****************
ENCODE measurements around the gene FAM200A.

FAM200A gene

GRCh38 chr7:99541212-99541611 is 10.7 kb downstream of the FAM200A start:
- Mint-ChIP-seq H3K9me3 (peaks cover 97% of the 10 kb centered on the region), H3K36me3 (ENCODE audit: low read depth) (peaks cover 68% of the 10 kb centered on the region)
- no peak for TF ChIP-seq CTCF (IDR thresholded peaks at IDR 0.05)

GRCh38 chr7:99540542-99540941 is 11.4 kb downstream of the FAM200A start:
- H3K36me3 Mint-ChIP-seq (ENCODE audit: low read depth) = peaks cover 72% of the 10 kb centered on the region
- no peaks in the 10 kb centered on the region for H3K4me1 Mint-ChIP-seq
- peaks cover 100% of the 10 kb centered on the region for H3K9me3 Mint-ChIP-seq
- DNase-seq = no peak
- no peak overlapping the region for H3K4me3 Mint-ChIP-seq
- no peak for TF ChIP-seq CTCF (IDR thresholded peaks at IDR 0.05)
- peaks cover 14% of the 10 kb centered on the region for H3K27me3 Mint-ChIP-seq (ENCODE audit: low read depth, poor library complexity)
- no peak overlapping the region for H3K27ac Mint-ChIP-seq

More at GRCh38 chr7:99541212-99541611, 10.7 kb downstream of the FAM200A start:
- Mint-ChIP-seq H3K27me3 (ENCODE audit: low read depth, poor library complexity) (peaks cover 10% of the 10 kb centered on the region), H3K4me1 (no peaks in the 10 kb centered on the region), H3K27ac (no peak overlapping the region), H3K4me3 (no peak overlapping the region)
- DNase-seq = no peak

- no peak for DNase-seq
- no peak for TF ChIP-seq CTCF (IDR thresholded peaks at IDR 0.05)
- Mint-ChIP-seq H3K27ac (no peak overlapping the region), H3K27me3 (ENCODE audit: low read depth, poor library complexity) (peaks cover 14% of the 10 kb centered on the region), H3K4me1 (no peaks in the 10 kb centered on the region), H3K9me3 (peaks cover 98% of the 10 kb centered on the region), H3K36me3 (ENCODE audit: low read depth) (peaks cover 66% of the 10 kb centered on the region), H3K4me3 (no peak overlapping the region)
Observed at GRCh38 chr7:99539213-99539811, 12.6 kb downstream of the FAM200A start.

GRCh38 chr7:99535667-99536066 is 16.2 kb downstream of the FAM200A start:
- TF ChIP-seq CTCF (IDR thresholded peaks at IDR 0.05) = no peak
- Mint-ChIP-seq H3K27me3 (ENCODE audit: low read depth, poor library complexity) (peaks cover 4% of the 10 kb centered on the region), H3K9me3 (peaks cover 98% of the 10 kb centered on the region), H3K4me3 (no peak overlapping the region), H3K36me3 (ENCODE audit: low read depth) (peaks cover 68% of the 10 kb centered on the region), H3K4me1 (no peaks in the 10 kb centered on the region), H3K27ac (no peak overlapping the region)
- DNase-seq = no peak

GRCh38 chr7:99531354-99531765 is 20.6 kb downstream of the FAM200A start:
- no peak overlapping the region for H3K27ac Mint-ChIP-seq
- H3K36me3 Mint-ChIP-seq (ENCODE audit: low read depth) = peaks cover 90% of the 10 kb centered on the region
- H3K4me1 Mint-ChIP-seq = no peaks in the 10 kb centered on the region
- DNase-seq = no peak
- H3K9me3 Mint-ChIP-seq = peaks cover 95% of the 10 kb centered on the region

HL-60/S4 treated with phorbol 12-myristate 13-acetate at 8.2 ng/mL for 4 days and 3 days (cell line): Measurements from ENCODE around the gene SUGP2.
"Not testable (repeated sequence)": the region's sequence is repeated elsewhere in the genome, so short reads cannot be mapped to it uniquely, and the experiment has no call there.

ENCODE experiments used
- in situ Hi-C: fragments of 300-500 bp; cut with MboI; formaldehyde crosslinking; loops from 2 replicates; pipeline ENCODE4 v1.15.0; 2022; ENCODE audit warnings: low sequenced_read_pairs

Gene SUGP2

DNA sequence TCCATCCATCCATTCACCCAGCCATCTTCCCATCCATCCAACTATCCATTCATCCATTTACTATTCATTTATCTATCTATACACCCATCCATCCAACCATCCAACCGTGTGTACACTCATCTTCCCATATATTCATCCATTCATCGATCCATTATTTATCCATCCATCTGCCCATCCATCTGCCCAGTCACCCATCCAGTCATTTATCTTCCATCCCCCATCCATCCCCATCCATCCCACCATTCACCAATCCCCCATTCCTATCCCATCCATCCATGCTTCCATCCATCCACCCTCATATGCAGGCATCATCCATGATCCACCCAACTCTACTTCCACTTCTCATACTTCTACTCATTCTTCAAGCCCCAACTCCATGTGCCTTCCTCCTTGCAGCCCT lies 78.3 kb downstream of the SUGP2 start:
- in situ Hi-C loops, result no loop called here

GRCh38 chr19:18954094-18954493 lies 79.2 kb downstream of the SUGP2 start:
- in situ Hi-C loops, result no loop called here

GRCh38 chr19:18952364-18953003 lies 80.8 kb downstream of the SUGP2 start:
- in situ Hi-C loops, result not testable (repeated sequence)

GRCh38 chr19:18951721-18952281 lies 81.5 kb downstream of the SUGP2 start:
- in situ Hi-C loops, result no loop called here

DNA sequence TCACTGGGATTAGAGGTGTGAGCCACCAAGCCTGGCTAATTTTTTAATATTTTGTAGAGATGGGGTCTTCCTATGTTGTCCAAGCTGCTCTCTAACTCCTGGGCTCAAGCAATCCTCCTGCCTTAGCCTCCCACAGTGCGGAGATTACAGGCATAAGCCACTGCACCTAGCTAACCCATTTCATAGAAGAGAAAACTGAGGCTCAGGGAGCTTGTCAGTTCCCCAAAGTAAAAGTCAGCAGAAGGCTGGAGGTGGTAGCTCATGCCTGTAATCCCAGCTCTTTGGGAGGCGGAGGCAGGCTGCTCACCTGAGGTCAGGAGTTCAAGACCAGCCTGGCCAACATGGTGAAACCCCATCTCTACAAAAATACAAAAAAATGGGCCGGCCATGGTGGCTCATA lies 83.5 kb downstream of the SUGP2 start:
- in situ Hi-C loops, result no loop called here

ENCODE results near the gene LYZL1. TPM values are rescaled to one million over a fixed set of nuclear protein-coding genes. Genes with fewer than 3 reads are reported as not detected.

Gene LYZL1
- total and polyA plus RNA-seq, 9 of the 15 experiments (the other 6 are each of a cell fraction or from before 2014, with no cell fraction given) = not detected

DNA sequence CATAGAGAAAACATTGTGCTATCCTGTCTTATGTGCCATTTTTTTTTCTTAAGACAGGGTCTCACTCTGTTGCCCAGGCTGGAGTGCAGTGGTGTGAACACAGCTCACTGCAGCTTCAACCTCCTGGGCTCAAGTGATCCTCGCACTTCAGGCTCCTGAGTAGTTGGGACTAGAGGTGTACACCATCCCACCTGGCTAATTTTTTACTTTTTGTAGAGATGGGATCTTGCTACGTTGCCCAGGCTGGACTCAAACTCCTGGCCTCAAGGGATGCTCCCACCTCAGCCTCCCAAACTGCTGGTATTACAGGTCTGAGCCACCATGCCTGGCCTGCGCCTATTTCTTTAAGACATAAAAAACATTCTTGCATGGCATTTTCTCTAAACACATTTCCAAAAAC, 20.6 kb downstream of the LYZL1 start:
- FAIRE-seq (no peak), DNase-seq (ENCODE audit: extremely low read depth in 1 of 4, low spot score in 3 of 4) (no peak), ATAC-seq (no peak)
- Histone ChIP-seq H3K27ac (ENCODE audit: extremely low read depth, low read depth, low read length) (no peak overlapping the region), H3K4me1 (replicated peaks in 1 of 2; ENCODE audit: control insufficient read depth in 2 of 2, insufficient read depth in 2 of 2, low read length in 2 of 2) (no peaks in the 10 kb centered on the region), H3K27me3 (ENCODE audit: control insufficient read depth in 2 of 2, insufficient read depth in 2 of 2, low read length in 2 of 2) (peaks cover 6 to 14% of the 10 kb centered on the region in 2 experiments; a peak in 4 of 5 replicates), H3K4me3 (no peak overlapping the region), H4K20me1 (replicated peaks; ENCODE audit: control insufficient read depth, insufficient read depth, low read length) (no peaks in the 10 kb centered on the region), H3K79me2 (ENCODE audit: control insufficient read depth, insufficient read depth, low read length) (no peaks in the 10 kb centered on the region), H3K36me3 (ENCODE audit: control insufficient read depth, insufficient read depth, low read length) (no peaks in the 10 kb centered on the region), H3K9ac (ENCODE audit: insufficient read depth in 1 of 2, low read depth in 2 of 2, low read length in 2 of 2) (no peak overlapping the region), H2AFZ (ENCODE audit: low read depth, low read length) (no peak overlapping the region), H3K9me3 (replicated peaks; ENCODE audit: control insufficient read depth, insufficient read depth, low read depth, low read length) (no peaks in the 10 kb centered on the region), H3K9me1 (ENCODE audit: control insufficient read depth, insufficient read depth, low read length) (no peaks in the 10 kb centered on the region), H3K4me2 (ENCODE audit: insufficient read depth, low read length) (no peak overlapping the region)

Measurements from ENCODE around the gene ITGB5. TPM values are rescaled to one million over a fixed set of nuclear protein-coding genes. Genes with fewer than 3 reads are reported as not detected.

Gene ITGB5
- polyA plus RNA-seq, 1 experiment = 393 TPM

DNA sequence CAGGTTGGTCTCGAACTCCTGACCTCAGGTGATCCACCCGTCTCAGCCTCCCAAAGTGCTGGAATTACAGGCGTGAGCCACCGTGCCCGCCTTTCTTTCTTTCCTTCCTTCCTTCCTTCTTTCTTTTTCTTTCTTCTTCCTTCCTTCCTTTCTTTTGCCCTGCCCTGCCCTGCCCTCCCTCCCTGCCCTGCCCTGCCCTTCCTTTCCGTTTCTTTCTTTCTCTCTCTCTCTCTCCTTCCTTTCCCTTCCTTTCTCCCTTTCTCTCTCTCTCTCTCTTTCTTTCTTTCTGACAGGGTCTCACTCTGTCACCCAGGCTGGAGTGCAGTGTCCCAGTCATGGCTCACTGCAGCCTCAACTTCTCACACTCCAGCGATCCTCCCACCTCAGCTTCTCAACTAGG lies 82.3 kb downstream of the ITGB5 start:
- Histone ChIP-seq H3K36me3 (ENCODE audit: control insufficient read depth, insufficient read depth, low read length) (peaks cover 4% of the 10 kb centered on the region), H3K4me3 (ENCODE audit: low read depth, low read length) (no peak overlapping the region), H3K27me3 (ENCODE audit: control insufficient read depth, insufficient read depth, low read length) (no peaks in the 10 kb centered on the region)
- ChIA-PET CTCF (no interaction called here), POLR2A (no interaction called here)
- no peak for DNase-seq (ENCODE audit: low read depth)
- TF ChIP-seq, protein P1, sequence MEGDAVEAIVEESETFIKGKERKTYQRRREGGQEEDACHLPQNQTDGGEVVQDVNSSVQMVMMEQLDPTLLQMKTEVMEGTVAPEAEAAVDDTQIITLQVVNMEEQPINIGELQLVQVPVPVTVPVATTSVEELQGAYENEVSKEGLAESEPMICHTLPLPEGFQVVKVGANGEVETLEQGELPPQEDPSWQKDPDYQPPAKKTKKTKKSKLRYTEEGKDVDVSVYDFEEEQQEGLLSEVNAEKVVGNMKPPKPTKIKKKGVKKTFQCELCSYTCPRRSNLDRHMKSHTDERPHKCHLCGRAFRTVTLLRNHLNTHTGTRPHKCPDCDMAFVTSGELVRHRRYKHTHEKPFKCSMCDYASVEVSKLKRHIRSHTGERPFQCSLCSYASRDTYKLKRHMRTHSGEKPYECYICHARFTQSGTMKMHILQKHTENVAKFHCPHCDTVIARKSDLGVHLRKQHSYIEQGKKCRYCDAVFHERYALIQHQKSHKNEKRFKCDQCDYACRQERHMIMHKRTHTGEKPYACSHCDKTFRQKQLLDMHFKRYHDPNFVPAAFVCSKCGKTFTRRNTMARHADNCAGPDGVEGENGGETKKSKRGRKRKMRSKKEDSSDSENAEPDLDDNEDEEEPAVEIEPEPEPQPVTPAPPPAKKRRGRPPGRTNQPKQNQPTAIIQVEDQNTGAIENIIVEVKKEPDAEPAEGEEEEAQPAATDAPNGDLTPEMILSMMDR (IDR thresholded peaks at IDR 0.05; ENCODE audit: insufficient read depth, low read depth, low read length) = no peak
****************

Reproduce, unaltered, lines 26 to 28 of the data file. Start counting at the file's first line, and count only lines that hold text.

GRCh38 chr7:99531354-99531765 is 20.6 kb downstream of the FAM200A start:
- no peak overlapping the region for H3K27ac Mint-ChIP-seq
- H3K36me3 Mint-ChIP-seq (ENCODE audit: low read depth) = peaks cover 90% of the 10 kb centered on the region